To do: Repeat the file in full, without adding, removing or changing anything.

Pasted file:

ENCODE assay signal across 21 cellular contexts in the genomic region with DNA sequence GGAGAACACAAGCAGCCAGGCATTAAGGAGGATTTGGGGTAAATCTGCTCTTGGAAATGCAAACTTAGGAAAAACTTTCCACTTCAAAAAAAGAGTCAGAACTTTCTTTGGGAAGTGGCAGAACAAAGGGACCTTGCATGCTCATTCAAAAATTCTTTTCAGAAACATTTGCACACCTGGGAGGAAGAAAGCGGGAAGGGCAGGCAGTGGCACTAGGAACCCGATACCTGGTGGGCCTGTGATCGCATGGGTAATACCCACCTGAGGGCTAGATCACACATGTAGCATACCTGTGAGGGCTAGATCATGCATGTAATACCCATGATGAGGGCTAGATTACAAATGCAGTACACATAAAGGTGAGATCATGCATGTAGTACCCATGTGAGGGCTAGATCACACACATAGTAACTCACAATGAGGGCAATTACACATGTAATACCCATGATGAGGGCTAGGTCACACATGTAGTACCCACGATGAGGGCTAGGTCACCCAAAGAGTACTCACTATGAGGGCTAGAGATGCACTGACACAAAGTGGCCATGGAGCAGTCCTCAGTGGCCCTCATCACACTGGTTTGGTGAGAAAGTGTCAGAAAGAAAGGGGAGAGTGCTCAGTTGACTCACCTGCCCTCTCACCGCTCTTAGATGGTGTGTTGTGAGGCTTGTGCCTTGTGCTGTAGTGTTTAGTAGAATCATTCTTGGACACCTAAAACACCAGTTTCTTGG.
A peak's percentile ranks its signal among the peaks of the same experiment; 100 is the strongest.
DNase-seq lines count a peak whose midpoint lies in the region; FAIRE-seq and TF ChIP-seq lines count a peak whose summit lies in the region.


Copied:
ENCODE assay signal across 21 cellular contexts in the genomic region with DNA sequence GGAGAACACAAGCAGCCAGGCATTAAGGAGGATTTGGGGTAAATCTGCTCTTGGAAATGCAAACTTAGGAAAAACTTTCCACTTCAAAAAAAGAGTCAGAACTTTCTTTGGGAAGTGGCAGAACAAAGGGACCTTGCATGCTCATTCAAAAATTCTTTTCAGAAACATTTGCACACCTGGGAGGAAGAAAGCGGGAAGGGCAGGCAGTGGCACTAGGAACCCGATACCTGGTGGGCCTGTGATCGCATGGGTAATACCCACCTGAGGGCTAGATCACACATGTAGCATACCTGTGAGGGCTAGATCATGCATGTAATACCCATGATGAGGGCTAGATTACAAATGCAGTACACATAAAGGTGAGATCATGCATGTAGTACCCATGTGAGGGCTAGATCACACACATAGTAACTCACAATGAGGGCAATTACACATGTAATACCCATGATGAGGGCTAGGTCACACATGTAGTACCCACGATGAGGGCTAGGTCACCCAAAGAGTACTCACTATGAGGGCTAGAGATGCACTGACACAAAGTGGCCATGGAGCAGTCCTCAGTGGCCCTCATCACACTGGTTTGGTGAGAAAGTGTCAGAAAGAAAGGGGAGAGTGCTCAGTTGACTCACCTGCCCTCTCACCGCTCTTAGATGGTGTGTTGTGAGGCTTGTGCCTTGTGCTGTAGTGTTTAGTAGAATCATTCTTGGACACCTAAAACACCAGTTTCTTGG.
A peak's percentile ranks its signal among the peaks of the same experiment; 100 is the strongest.
DNase-seq lines count a peak whose midpoint lies in the region; FAIRE-seq and TF ChIP-seq lines count a peak whose summit lies in the region.